Even as Charlotte Crosswell launched the Centre for Finance, Innovation and Technology in Leeds this week with a mandate to boost fintech across the UK, those in attendance were asking why it couldn’t have been in London.
The Leeds event had big name backers in City minister Andrew Griffith and has full-throated support from across government and the industry. But however tongue-in-cheek those questions may have been, they now point to the challenge ahead for CFIT and its chair, the former open banking and Innovate Finance chief Crosswell.
CFIT was outlined as the key delivery measure in the landmark Kalifa review of fintech in 2021, and was described by Ron Kalifa as “the outstanding piece of the jigsaw” to deliver a coherent national strategy for the sector when it was given £5.5m seed funding by the Treasury in 2021.
But fintech’s success has become synonymous with the Capital. And, naturally, the talent and money that keeps the sector moving have followed. The role of Crosswell and CFIT’s new chief exec Ezechi Britton is now be to ensure the spread of the sector becomes “more balanced”.
“If we do our role well, by having the spotlight and the input and output coming in from those regions, [talent and investment] will be a natural evolution,” she tells City A.M. in an interview. “We’re not there to promote [areas outside of London], that’s not our role. We’re there to solve the difficult challenges.”
She says the aim of the new body will not be to draw the existing sector away from the capital but to establish cities like Manchester, Belfast and Bristol as thriving fintech ecosystems in their own right. As you would expect with a challenge of that size, it is likely to be easier said than done.
Fintech has undoubtedly been a UK success story of the past ten years. Regulators and politicians moved fast in the wake of the financial crisis and rolled out smart reforms that have spawned an ecosystem and been adopted the world over.
But it is an industry that has clustered tightly around London. If London was a country, it would have been surpassed by only the US last year in terms of capital invested in fintech, while employers had 350,000 software developers to choose from in the capital in 2019, more than any other European city.
And while Crosswell says the advent of remote working should in theory have helped ease the tight collection, London’s dominance remains.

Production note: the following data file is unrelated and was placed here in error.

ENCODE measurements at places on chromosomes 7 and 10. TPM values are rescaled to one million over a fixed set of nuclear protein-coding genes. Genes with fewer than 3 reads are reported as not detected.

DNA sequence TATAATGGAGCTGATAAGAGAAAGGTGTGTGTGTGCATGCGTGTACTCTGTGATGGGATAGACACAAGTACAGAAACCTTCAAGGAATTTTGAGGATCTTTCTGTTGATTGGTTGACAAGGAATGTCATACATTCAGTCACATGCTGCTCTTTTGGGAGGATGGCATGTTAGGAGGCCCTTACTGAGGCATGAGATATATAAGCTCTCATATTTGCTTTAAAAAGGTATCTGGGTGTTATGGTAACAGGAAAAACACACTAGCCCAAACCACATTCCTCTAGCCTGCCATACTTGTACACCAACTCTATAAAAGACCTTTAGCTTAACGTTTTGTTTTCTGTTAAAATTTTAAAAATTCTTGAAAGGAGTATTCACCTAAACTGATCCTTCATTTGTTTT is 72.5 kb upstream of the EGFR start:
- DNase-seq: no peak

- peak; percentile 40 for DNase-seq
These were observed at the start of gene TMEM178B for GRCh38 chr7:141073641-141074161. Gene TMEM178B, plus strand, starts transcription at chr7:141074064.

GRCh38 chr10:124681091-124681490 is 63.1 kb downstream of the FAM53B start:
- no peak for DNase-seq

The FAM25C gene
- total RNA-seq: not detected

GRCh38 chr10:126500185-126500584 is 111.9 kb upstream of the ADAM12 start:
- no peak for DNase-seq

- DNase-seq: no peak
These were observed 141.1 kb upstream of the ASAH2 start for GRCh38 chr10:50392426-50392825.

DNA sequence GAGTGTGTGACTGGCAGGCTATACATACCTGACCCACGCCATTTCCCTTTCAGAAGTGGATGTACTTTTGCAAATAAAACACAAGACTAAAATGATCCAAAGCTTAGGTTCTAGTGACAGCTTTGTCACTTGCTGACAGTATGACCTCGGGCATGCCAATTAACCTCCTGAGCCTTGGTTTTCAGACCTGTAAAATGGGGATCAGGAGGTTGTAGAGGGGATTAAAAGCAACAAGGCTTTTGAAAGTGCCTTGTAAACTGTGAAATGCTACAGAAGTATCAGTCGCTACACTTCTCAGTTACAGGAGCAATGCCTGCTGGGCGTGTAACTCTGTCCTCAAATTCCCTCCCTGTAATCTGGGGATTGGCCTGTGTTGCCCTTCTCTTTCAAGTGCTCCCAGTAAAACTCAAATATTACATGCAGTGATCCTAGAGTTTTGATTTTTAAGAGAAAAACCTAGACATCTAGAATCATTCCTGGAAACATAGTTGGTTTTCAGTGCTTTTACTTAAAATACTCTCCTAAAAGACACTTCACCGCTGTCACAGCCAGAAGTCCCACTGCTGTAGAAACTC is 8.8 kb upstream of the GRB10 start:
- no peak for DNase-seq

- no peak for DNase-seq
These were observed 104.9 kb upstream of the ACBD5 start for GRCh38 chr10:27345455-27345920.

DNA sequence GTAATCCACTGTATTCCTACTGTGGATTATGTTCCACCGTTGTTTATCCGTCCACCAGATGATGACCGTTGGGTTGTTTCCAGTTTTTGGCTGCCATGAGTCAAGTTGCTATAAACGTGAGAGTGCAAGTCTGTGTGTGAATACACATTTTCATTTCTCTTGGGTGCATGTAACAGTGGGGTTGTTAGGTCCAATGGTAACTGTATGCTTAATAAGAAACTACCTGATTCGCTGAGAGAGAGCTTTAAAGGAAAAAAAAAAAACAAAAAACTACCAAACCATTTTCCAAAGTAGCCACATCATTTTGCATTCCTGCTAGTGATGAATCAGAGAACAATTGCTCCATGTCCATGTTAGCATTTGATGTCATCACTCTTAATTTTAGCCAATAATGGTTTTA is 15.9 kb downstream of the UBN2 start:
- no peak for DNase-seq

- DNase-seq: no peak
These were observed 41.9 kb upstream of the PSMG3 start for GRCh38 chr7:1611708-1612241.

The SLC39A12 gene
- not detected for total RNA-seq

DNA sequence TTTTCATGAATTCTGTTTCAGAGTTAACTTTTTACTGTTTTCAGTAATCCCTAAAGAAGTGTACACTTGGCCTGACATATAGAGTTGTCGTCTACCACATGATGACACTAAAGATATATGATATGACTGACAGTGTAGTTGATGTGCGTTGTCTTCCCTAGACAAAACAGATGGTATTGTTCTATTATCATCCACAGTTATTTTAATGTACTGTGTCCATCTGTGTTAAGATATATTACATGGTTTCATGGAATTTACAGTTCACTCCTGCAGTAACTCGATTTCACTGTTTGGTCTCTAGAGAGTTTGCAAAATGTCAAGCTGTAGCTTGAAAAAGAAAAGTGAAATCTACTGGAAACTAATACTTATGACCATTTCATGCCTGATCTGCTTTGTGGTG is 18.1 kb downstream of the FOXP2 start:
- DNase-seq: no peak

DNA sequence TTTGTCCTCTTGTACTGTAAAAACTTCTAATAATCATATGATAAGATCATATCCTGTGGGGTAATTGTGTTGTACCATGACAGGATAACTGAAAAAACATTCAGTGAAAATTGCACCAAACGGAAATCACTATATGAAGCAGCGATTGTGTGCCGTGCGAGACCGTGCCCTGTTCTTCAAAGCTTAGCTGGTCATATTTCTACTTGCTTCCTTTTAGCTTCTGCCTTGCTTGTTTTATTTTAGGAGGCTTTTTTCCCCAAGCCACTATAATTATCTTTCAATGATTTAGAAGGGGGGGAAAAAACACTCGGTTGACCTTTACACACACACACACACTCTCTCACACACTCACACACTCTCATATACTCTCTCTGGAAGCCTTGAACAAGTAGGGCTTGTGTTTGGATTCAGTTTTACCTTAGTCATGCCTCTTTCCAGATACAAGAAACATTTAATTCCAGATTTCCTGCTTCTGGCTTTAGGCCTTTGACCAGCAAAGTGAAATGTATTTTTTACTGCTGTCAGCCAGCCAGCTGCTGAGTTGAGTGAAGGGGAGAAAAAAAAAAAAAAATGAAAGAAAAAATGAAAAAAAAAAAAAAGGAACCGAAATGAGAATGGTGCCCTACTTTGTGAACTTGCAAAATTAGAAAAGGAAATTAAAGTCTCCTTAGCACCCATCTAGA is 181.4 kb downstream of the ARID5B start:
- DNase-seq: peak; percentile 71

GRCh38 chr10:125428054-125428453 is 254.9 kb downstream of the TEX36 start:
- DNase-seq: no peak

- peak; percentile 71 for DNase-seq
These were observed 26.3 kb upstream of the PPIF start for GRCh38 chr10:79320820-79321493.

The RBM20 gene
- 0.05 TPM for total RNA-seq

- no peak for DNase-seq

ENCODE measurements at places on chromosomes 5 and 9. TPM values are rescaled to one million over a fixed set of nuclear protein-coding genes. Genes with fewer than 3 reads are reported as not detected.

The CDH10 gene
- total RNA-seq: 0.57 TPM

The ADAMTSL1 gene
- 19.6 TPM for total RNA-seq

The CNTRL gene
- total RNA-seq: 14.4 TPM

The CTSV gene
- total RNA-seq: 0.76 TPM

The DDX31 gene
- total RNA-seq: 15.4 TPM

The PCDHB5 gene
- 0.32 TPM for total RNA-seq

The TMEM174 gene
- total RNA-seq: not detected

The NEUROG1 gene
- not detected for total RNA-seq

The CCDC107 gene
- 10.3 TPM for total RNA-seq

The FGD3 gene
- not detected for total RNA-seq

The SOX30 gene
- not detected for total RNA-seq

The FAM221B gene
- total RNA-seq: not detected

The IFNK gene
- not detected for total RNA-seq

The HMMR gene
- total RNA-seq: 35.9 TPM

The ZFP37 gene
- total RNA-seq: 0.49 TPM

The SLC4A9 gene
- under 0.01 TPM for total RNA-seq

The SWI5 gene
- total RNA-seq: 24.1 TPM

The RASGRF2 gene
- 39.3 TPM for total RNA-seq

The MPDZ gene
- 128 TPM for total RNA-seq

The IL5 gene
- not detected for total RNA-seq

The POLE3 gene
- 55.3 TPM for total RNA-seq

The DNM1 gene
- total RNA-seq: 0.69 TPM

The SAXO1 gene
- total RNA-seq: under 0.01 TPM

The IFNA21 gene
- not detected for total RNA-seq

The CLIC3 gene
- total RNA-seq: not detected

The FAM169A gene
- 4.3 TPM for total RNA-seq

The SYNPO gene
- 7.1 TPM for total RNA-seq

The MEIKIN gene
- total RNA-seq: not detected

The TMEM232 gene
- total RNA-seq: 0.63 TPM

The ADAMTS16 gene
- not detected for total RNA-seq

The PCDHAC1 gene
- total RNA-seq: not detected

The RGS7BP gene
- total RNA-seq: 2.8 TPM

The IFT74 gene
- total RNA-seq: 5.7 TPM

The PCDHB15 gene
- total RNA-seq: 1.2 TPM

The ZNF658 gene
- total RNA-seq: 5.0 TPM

“During COVID everyone managed to [invest] virtually and I think everyone thought we had finally broken the back of it – you don’t have to be headquartered in London to get capital,” she says.
“Somebody once called it “the £200 cup of coffee” – you come down from Manchester to London to be told ‘no’. But we seem to have gone back to that again.”
The figures bear that out. London accounted for two-thirds of all the venture capital investment into the UK with over £16.4bn raised across sectors last year, whilst deal value into the UK regions fell by £3bn to £6.2bn, according to KPMG.
Crosswell says that there is a words-rather-than-action problem among investors who say they are keen to expand the geography of their portfolio but rarely deliver.
“[Investors say] I really want to have a regional portfolio, but perhaps they’re not going out to proactively find it much,” she says. “When I saw the investment numbers for last year, they are still very skewed towards capital. And I think if we look at the profile of all the fintechs across the UK, that’s not quite mapping out to where the potential fintechs are.”
Regulators are looking to lead by example and are spreading their footprints beyond the City. The FCA opened a Leeds office in September with 100 new staff, and the Bank of England has previously eyed a migration of its staff to the city.
CFIT has also rolled out a host of new partnerships with universities around the country to try and boost the flow of talent into fintechs outside of London, which she says could begin yielding results in the next year.
But Crosswell says there is still a huge amount of work to be done, and the pull of London is – for the moment – inescapable.
“Any fintech I’m talking to, of any size, is probably in the capital once a week at least. And that’s even with the advent of home working. It probably used to be two or three days, so I think we’re getting there slowly,” she says.
More existential than the inter-region troubles, however, is that the UK’s crown could be slipping. France is ramping up efforts to win Paris the title of European fintech hub, and progress in areas where the UK was fast moving like open banking are being overtaken.
While the UK shaped frameworks for fintech regulation and innovation, other markets are now just cherry-picking the best bits, she says.
“We put together the whole playbook for fintech for international hubs, and then they come in and say ‘Great, someone’s done all the hard work. [The UK] has learned from the mistakes. What’s working? We’ll take that.’”
And that is why the question is less a split between UK and the regions, and more about national growth and ensuring the UK stays competitive internationally, she argues.
“We need to make sure that we’re not resting on our laurels and we are taking it forward and solving those problems and accelerating the adoption of fintech,” she says. “That is what is needed to further boost the sector.”
Rather than a battle between the Capital and the rest, she argues that the growth of the sector will lift all. Now it’s on CFIT and Crosswell to help drive it.